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Game nights look a little different for them at home so we were honored to treat the STM players to a fabulous “Friday Night Lights” experience – great crowd, awesome atmosphere, and stellar performances by the marching band for our national anthem and their half time show. Jenison Varsity Coach Rob Zeitman and AD Tim Ritsema agreed – a win would have been nice but the exposure our students receive in welcoming this team is a valuable interaction. Following the game, the teams shared a pizza party and came together to share little bit about their high school and football experiences.

The stadium atmosphere wasn’t the only thing that was different about this game for our opponents. There are different game rules in the United States versus Canada. In Canada, it’s three downs to get a first down. They play with a longer and wider field; they also play with 12 players on the field at a time instead of 11. That obviously didn’t deter them, as they came away with the win that night!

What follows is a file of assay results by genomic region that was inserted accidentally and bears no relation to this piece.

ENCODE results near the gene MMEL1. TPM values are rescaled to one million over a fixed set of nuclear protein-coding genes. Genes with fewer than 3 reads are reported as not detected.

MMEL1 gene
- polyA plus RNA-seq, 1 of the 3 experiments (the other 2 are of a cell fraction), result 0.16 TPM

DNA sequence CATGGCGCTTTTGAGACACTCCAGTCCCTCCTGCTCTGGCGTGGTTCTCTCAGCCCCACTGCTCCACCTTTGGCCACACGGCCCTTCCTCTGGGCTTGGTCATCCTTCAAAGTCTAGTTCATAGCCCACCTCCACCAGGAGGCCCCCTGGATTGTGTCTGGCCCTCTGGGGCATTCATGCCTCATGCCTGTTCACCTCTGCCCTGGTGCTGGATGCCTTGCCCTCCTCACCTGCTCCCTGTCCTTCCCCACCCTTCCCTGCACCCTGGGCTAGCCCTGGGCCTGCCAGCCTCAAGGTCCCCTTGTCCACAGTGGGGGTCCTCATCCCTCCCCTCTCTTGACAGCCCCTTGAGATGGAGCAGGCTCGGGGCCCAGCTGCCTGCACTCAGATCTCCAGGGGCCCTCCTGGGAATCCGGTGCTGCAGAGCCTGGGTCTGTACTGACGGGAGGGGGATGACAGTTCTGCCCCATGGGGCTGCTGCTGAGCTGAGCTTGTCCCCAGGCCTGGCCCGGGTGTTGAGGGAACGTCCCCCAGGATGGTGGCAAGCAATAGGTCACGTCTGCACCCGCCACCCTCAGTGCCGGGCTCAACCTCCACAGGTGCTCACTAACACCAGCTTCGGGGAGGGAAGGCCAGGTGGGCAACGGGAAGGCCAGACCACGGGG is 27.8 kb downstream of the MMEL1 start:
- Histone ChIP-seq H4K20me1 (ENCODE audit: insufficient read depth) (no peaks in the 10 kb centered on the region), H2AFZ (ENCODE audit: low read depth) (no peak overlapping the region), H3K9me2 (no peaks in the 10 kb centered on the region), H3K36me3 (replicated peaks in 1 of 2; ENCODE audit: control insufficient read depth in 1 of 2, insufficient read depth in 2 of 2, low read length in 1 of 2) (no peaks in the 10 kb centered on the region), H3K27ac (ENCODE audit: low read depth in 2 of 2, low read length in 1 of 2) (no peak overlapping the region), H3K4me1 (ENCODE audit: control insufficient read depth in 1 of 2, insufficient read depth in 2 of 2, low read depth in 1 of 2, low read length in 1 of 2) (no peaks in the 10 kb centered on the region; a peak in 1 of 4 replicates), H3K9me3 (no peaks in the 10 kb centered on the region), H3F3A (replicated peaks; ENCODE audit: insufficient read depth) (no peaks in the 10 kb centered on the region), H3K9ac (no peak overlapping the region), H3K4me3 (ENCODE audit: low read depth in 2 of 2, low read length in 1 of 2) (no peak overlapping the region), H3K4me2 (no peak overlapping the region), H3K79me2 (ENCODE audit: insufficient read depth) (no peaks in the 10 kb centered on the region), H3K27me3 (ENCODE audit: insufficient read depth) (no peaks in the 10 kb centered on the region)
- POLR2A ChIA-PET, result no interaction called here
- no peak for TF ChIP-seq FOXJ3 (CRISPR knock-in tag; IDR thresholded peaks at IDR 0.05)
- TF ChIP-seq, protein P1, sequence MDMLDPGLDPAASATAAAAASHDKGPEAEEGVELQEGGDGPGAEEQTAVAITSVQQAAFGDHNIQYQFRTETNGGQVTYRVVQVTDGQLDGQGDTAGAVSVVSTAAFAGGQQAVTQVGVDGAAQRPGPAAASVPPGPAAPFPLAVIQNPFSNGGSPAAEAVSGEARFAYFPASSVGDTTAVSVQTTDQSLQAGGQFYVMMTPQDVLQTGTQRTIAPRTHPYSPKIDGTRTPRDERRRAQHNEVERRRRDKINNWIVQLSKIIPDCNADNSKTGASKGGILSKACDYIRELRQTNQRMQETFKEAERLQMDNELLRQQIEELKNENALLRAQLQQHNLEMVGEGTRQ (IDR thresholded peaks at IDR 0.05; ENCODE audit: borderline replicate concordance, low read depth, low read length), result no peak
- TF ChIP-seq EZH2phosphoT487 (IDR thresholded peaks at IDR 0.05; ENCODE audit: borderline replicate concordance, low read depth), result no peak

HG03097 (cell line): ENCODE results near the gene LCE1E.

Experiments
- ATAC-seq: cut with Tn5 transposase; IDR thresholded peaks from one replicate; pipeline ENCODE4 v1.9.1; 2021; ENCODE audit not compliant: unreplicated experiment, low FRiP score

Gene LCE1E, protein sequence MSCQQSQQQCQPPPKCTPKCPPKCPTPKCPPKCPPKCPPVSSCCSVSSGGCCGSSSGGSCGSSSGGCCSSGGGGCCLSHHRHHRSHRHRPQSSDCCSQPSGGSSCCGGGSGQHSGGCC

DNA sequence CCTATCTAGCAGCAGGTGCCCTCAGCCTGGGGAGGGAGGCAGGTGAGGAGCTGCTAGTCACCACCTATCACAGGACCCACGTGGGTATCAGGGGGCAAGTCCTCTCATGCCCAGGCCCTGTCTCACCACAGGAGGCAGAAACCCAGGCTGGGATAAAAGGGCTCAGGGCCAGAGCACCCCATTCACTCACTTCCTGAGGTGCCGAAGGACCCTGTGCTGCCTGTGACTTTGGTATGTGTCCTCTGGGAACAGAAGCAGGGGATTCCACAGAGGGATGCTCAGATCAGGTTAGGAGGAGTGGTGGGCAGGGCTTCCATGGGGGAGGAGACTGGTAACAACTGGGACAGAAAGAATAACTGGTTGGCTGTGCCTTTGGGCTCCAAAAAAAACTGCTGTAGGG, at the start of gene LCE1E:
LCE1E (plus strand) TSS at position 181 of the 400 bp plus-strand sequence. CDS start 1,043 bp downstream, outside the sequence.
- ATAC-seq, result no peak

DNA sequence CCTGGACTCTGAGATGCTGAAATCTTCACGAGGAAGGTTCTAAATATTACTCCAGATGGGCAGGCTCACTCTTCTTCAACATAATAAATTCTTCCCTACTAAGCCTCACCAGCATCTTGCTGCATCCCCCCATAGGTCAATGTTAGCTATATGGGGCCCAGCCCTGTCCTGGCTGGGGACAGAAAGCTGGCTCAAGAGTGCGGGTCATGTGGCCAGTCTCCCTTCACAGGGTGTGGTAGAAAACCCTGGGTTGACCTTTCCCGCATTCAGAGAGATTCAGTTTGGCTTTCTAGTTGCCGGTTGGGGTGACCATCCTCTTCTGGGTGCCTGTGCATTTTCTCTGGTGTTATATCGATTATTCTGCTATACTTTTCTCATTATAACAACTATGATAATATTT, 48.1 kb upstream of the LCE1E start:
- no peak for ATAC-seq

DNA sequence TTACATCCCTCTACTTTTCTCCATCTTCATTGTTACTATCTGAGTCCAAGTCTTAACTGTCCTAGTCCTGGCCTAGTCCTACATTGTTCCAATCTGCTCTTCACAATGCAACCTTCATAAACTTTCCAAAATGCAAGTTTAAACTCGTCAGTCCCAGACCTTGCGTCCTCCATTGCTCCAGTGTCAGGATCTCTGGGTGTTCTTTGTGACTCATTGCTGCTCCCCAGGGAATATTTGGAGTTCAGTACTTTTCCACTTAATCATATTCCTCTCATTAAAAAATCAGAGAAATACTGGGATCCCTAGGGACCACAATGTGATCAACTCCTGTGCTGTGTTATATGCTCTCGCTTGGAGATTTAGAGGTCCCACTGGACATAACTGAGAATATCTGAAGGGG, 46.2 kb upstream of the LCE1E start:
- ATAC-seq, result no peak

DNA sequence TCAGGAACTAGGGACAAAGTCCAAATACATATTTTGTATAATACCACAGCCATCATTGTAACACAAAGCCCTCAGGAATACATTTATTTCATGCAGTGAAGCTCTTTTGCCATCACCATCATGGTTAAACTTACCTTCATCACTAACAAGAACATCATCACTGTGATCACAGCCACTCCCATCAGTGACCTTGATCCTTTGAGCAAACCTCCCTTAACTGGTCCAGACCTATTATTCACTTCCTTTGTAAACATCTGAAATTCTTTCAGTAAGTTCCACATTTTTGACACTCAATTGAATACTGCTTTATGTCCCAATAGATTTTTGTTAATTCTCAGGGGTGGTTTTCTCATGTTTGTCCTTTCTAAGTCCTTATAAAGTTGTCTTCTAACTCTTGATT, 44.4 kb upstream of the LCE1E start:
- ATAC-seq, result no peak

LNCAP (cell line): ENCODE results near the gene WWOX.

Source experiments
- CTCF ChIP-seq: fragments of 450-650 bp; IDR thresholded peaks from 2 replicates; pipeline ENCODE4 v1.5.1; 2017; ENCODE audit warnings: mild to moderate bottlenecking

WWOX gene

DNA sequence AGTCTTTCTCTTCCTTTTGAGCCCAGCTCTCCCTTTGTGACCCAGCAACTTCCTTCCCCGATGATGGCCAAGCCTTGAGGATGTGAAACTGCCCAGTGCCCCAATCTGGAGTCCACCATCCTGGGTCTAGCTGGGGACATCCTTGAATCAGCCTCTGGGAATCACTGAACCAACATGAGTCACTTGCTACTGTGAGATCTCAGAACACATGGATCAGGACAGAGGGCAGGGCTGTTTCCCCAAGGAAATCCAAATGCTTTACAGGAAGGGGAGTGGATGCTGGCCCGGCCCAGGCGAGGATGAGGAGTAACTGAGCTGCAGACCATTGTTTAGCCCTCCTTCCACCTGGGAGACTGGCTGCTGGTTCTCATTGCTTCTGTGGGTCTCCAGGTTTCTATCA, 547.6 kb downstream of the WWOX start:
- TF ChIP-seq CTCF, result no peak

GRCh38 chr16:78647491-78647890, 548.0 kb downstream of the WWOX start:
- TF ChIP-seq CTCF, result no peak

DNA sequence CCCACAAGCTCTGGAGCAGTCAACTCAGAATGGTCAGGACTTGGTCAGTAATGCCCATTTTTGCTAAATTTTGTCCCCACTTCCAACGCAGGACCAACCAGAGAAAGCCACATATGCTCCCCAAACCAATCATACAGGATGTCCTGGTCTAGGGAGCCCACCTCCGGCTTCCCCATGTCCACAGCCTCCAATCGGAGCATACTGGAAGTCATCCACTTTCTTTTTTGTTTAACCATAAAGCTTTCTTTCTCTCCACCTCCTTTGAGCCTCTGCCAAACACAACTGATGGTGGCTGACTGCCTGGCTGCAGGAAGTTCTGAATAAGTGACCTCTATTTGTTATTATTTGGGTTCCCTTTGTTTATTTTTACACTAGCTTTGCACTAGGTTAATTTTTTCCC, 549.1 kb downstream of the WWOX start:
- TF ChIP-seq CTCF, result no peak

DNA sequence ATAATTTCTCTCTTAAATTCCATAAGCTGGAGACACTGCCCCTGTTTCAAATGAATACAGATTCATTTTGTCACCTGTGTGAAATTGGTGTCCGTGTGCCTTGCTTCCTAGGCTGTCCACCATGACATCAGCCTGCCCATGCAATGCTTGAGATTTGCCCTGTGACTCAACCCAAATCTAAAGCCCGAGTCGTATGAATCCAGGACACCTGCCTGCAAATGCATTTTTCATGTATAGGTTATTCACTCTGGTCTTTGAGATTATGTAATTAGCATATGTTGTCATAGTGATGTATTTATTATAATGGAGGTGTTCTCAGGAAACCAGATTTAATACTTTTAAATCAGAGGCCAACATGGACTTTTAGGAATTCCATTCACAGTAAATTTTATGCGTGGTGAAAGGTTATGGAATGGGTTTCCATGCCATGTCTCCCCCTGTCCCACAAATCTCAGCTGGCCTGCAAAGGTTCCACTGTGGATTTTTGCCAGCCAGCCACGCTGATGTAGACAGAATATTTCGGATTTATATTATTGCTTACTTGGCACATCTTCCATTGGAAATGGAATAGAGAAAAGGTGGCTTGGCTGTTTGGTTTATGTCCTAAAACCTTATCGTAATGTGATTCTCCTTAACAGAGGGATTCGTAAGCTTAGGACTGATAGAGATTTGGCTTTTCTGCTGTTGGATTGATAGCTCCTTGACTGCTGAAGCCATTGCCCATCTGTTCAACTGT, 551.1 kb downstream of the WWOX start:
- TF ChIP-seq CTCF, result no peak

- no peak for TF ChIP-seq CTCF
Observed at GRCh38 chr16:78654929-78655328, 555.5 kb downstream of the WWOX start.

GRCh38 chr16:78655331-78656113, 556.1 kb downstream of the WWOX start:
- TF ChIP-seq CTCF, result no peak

The STM team was also given the opportunity to catch an exciting American collegiate contest on their way home – stopping by East Lansing to see Michigan State beat Western Michigan, 51-17.

STM Head coach Claudio Silvestri was super appreciative of the our community saying:
Thank you so much for everything you have done to make this experience happen. Our players and coaches raved about the “Jenison” experience.  Your program is “top notch” and your facilities were incredible. It was the warmest  hospitality we experienced in the 17 years of doing this trip! Our kids were also blown away by the Michigan State experience!

Despite a loss for us on the field Friday night, hosting our first international game was a heartwarming WIN and the Jenison community did not disappoint! It was a great experience all around. 

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STM Players at the MSU game Saturday, September 7.